“During the siege of Budapest and also during the following weeks, Russian troops looted the city freely. They entered practically every habitation, the very poorest as well as the richest. They took away everything they wanted, especially food, clothing and valuables… every apartment, shop, bank, etc. was looted several times. Furniture and larger objects of art, etc. that could not be taken away were frequently simply destroyed. In many cases, after looting, the homes were also put on fire, causing a vast total loss… Bank safes were emptied without exception — even the British and American safes — and whatever was found was taken.”
A final example of this list of horrors, which underscores that what we are seeing on our media is not some aberration, is the 1945 murder by Soviet soldiers of Blessed Vilmos Apor, the Catholic Bishop of the city of Győr in Hungary. He was protecting some 100 women and girls from rape when Soviet soldiers burst into the building. He tried to protect them but was shot at close range with a submachine gun.
Unlike most people in the West, I grew up on stories about the Soviet Red Army being the enemy. From my father and his Hungarian, East German, Polish and other refugee friends I heard stories of the Second World War. From my mother and her friends, I heard stories of “when the Russians came.” These stories, like my late mother’s description of the Red Army’s entry into Budaörs, and of how young women like herself dressed as grandmothers and avoided the Soviet soldiers’ gaze, as well as friends who were raped, told exactly what I have written above, and this made me begin to wonder, “why doesn’t anyone care about this?”
This was back in the 1970s, when respected publications like Purnell’s History of the Second World War wondered whether the Katyn massacre of Polish officers and leaders had been committed by the Germans or the Soviets?
There was a moment when the USSR was questioned with the publication of Solzhenitsyn’s The Gulag Archipelago in 1973. But it was soon overtaken by “cool” themes and forgotten.
And finally, when the Warsaw Pact finally collapsed, there was a historical moment when Soviet behaviour was revealed. In the late Gorbachev era, and during the Yeltsin era in the 1990s, books, TV documentaries and other publications appeared that described Soviet crimes, which naturally included Russian ones, and war crimes among all the other crimes.
Yet, in this period, Western leaders still hung back from condemning the USSR and Communism, which had spawned the behaviour seen in 1944 and 1945, and in Afghanistan in the 1980s. First, they strongly resisted former Warsaw Pact nations putting Communist criminals on trial, warning darkly of witch hunts and McCarthyism. A concrete example of this is something Central European nations fought tooth and nail for, an EU condemnation of Communism. Here’s what they got: “The European Day of Remembrance for Victims of Stalinism and Nazism” on August 23. By only condemning Stalin’s crimes, the EU in the most cowardly way gave Lenin, Khrushchev, Andropov and the rest a pass.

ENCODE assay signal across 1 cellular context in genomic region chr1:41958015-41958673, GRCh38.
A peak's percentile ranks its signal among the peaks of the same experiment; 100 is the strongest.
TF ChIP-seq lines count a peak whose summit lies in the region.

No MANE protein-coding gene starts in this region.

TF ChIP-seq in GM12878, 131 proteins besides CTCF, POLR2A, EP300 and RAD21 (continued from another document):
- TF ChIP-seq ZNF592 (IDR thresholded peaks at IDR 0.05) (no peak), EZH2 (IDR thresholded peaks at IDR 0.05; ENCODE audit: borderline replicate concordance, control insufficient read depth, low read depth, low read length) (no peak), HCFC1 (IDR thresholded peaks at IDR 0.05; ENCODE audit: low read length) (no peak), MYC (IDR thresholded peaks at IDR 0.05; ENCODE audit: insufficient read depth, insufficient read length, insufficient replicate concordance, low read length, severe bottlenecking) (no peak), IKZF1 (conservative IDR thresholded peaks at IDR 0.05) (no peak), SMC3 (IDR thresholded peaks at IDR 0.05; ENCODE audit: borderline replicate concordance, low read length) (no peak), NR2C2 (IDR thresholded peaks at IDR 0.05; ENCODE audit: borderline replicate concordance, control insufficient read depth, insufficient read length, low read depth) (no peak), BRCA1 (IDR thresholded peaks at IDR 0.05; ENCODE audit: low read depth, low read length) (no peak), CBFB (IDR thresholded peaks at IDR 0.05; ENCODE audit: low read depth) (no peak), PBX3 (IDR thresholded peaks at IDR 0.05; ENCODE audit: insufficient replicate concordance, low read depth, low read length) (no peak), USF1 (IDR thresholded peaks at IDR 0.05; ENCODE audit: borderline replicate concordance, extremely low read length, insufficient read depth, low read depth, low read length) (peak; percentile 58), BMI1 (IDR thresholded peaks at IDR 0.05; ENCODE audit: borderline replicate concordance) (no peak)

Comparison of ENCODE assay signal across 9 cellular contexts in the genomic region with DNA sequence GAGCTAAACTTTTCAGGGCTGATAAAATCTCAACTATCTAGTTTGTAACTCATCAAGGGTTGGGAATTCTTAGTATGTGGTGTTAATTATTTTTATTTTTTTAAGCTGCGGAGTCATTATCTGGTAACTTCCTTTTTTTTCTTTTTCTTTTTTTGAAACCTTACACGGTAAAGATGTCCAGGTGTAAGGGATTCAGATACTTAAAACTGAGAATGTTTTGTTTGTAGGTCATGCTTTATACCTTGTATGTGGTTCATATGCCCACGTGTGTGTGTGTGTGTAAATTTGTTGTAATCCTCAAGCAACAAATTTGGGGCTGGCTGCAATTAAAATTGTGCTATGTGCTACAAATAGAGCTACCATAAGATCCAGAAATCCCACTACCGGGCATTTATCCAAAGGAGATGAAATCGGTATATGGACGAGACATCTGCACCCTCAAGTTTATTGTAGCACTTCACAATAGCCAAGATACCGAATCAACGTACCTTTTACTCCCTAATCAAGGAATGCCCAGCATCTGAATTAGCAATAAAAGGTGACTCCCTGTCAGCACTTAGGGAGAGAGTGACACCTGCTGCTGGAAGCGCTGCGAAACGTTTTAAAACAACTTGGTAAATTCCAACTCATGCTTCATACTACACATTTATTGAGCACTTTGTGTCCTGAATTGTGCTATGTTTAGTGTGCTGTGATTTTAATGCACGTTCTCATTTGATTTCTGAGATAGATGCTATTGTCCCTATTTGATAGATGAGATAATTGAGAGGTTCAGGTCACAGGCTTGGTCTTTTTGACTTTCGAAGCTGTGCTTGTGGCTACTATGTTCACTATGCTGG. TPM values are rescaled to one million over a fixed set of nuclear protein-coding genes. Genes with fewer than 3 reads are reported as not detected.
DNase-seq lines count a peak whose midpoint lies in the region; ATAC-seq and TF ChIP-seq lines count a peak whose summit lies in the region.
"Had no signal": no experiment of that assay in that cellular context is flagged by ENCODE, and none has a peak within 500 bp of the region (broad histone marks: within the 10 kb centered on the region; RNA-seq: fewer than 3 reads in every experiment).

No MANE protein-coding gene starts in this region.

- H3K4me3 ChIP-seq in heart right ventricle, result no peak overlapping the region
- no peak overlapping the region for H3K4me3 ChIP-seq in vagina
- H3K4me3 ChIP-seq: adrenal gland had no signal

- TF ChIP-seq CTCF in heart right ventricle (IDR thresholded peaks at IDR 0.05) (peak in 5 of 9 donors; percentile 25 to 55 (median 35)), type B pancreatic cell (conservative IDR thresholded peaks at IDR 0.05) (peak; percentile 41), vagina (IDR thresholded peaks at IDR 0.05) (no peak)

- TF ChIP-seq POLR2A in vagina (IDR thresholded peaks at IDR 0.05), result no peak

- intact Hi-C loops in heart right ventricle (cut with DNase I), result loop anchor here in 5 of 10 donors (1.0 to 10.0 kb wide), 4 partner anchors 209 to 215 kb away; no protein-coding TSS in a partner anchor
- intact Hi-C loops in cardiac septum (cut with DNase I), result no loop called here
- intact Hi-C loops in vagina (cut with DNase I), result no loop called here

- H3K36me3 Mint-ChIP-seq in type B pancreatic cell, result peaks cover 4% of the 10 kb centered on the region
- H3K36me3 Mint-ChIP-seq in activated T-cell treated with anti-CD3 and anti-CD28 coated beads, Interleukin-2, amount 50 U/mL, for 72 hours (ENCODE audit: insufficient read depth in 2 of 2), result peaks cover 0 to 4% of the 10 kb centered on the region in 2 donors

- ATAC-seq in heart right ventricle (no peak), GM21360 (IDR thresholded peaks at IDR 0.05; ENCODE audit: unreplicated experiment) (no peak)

The simple point is that had Lenin’s Red Guards not overthrown the Provisional Government of Alexander Kerensky which was in the process of writing a modern constitution for Russia in the former Winter Palace of the Tsar, the violence and brutality of not only Tsarist Russia but also Soviet Russia – which was also reflected in the Red Army’s behaviour – might well have been brought to an end.
The Russian way of war
Which brings us back to the modern Russian army. It is clear from its doctrine that it is the direct follow-on from the Soviet Army. Besides combined arms tactics and a strategy that is based on an imaginary threat from the West, there is also very little leeway given to the junior ranks. This is important as it robs frontline soldiers of flexibility. For instance, in Western armies, if an infantry platoon arrives at the bridgehead that it has been ordered to hold in its written orders, but the commander, a second lieutenant, observes that the target is undefended, he would send a small reconnaissance team to the other side and possibly check to see if the bridge was mined. If all was clear, the unit would cross and take up a position on the other side of the bridge. This would greatly help follow-up units to cross the river or other obstacle.
By contrast, a Russian junior officer or sergeant would wait for orders from higher up the chain of command before acting, thus allowing the enemy to counter-attack and retake the bridge.
But why the looting, murders and rapes? The collective punishment tradition is one likely reason. The Russians appear to be “collectively” punishing Ukrainians for not wanting to join “Mother Russia”. Poor morale and leadership would no doubt be another, and there is another, rather uniquely Russian reason. This is the unique relationship between what is “moral” and what is “legal” and how these ideas are interpreted by Russians versus Westerners.
According to numerous Western sources, such as the US Army Foreign Military Studies analysis, The Russian Way of War and Georgetown University’s study on the Soviet legacy in Russian ethics, Russians think quite differently about “right” and “wrong” than Westerners.
One well-known element of the Soviet military legacy is corruption in the higher ranks. Everybody in the former East Bloc knows a story or two about the Soviet colonel or similar rank building his dacha (holiday home) using stolen materials and conscript soldiers’ labour, who were simply given orders to fetch and carry bricks, wood or whatever as part of their military service. It should not be surprising that corruption was endemic in Communist societies, because there was no oversight and free media, nor a parliamentary opposition, and therefore no checks and balances.
The authors of the Russian Way of War point out that: “In Russia, whatever is considered ‘morally right’ is usually interpreted to be ‘legally right’”. They give the example of the Crimea, which was transferred from direct Soviet control to Soviet Ukraine by Nikita Khrushchev in 1954. The Russian leadership believes this to be wrong, and therefore their occupation of it was “legal”.
It’s only fair to acknowledge some allegations that Ukrainian soldiers have committed war crimes. In feverish atmosphere of war, it is bound to happen. Some of the Ukrainian top brass served in the Soviet Union’s war in Afghanistan; about a quarter of the troops there were Ukrainian. No doubt Ukrainian Afgantsy learned a thing or two about waging war according to Soviet methods.
However, in the current conflict, the Russians are the aggressors. Given that they have never acknowledged their criminal behaviour, whether in the Civil War, World War II, or their more recent actions in countries like Afghanistan, Chechnya and Syria, it is not surprising to see them failing to face up to their actions yet again in Ukraine.
Had Western scholars, diplomats, students and journalists faced their Soviet counterparts with hard questions about their rapes, looting and plunder in Belgrade, Budapest, Vienna and Berlin, perhaps we would not be hearing about Russian soldiers doing it all over again today.